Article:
Genetically modified organisms worm their way into Vietnam

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A Thai organic farmer wearing a facemask of then prime minister Thaksin Shinawatra looks through a chicken coop during a protest against the introduction of genetically modified organisms into Thailand outside Government House in Bangkok in 2004.

Vietnamese farmers no longer have to look far to find genetically-modified seeds, scientists warn.

They are widely available on the black market and have been smuggled into the country for years, they said while speaking at a panel discussion on genetically modified organisms (GMOs) in Vietnam held in Hanoi last week.

"Thai papaya's resistance to ringspot virus has for long been spreading by word of mouth among Vietnamese farmers," said Ngo Xuan Binh, dean of the biotechnology and food engineering department, College of Agriculture and Forestry, Thai Nguyen University of Agriculture and Forestry.

"While it is difficult to get accurate information, it would appear that a significant quantity of genetically-modified papaya from Thailand has been smuggled in and illegally distributed to farmers around Vietnam.

"Our independent study has confirmed this hypothesis."

This is not good news since GM crops are illegal and most Vietnamese remain clueless about and indifferent to the worldwide debate swirling around them.

Besides, since GMOs are categorized in Vietnam under the fancy umbrella name of biotechnology, there is a belief among some people that genetically engineered crops are an excellent agricultural innovation.

Vietnam only joined the GMO debate recently after the government announced its support for genetically-modified technology.

Environmental activists and international experts are worried about GM plants that have undergone trials and are about to be cultivated widely in the country by 2020, especially because Monsanto is one of the three companies licensed to carry out research and tests in Vietnam.

Monsanto, the world's leading producer of GM seeds, was also the main manufacturer of Agent Orange that left a devastating legacy in Vietnam, a legacy that continues to cause harm to this day.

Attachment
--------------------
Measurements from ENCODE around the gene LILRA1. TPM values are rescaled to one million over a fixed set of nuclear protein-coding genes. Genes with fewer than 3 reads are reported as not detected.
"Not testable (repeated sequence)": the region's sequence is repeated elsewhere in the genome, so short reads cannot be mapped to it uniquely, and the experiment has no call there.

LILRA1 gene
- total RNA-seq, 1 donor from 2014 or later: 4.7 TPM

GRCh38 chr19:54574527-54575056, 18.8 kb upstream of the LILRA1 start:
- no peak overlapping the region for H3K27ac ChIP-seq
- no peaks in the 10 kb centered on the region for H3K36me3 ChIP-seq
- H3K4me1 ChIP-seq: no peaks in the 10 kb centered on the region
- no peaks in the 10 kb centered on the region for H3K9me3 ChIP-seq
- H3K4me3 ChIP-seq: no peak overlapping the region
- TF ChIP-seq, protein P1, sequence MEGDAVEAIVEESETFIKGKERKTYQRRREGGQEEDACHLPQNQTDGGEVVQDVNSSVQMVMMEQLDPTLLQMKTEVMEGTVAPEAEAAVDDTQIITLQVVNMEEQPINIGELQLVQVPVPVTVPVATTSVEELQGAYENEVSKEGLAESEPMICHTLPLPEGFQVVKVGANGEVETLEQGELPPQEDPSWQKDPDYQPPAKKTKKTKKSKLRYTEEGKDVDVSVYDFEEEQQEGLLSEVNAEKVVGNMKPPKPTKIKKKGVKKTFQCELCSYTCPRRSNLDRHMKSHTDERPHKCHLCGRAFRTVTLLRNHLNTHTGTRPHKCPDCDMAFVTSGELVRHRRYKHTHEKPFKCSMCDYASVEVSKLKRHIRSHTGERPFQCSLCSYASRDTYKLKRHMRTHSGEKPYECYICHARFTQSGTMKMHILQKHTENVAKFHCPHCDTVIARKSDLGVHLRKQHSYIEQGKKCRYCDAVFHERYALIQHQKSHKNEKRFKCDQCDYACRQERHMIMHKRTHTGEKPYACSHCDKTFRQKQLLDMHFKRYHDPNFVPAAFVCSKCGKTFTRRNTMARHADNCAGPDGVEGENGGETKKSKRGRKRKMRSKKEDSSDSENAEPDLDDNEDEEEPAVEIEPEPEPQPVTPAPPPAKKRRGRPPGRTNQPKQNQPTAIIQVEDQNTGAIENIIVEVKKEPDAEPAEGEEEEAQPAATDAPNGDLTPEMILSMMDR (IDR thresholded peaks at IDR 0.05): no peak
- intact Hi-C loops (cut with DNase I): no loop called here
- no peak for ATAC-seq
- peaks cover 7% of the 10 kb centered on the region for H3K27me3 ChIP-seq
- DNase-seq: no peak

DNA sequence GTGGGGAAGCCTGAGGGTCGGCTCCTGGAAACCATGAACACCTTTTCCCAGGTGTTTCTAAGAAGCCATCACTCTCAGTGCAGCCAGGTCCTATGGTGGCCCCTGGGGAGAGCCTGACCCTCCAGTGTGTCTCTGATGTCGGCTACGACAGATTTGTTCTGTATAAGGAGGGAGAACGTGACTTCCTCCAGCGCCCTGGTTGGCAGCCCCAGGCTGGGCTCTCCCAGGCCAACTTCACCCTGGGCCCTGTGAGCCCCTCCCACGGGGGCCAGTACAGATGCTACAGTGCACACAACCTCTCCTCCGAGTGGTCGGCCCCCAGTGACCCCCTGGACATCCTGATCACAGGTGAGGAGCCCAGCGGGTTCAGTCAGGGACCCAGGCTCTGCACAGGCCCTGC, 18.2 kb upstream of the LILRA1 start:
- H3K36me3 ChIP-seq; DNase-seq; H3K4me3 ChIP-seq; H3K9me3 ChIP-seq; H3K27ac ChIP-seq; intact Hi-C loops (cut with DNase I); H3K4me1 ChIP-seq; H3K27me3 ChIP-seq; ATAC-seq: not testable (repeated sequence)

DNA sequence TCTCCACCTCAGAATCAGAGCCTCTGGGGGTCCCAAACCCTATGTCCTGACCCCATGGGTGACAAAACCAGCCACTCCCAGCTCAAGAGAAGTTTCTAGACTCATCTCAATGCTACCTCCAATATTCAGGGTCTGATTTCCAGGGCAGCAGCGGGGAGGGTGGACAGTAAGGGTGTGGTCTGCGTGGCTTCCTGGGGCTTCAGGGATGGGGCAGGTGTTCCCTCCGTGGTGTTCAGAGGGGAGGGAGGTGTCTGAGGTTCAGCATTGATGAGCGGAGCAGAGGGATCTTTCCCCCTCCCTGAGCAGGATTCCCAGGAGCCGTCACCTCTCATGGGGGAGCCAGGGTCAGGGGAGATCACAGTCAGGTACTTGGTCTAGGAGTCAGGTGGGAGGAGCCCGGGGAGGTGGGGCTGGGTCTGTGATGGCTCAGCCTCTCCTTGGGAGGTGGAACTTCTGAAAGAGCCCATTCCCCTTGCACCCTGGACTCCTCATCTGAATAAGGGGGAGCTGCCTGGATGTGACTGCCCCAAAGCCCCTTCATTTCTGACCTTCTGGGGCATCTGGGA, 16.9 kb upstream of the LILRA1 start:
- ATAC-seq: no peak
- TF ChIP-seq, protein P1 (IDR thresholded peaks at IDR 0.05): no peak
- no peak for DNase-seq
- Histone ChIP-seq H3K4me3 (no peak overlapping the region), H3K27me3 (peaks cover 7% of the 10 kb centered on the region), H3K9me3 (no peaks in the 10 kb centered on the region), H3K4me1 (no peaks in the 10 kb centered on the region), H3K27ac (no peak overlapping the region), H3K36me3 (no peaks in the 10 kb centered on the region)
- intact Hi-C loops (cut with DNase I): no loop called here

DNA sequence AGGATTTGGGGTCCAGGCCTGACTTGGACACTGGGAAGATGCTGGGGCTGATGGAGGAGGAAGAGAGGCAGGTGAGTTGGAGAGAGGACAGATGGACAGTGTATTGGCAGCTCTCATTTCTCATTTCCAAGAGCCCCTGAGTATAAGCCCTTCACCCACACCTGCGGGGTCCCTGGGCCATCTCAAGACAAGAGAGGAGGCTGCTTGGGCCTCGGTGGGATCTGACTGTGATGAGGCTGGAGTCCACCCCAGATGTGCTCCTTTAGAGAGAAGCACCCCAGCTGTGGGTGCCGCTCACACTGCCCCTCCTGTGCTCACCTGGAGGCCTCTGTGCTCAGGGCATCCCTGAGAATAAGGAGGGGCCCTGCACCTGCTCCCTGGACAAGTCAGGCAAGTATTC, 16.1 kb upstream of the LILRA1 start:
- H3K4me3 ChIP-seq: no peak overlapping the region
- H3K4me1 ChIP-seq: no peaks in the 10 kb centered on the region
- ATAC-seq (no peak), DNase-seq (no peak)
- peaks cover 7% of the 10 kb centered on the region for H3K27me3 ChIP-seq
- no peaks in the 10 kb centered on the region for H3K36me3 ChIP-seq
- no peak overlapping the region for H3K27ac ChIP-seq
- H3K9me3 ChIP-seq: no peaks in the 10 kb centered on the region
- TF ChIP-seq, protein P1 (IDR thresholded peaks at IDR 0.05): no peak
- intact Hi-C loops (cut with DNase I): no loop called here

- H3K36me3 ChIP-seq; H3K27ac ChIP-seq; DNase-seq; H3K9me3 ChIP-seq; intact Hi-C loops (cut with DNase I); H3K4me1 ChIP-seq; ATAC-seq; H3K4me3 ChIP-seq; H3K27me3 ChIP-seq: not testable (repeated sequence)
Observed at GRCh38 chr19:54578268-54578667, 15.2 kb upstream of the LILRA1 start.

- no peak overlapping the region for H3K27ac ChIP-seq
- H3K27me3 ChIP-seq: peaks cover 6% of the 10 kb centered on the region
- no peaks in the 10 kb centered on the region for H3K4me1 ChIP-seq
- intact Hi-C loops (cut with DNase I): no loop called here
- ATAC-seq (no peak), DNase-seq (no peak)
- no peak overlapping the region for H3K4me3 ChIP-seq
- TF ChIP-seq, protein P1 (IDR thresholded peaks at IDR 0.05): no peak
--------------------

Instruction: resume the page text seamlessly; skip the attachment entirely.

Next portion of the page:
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There is well-founded concern that the Agent Orange saga might be repeated with the introduction of GMOs paired with toxic weed killers.

"Monsanto promoted Agent Orange use in the Vietnam War," Chuck Searcy, vice president of the Veterans for Peace Organization, said.

"At that time they said it was totally harmless, it cannot hurt anyone.

"Now we know the truth, 40 years later we know the truth. How many years will it take before we know the truth about GMOs?"

Heated debate

Meanwhile, the country's scientific community has split into two camps: pro-GM and anti-GM.

The former sees the introduction of GM crops as the logical conclusion to efforts to improve yields to feed a growing population and drive down prices. The pro-GM scientists promote it as a highly promising solution to bolstering food security in Vietnam.

The anti-GM scientists and environmental activists dismiss this completely, saying GM crops are neither inexpensive nor healthy.

Jon Anderholm, an environmental resources specialist at the California, US-based Ecological Literacy Research, referred to the ongoing boycott of tainted Chinese products when discussing the health risks lurking in GMO food.

"A majority of Vietnamese resent the import and usage of Chinese products and substitute a stereotype of dangerous instead of cheap. It should be the same for GMO food.

"There should be a similar consumer backlash when it comes to GMO."

Opponents blame these critics for alarmism and exaggerating the harmful effects of GM crops.

Binh, the Vietnamese academic, is one of them: "I accidently picked up and drank genetically modified soy milk in Europe in 1992. Nothing has happened to me so far."

Proponents of biotechnology say anti-GMO campaigners are anti-technology forces that prevent Vietnam from catching up with the rest of the world.

Le Dinh Luong, a professor of genetics at the Hanoi University of Sciences who has studied genes and DNA for 40 years, blamed the fuss on anti-GMO people's inadequate knowledge of the detailed workings of genetics.

Their opposition is slowing Vietnam's progress to self-sufficiency, he said, claiming anti-GMO groups have a hidden agenda - ensuring higher profits for organic food producers.

"Western consumers are well known for their wariness of GMO foods, but this is an elitist concern," he said.

"This is why Western activists advocate for costly organic food, rather than for greater and cheaper food production."

Planting seeds of risk

It is hard to imagine how the technology will benefit consumers and poor Vietnamese farmers.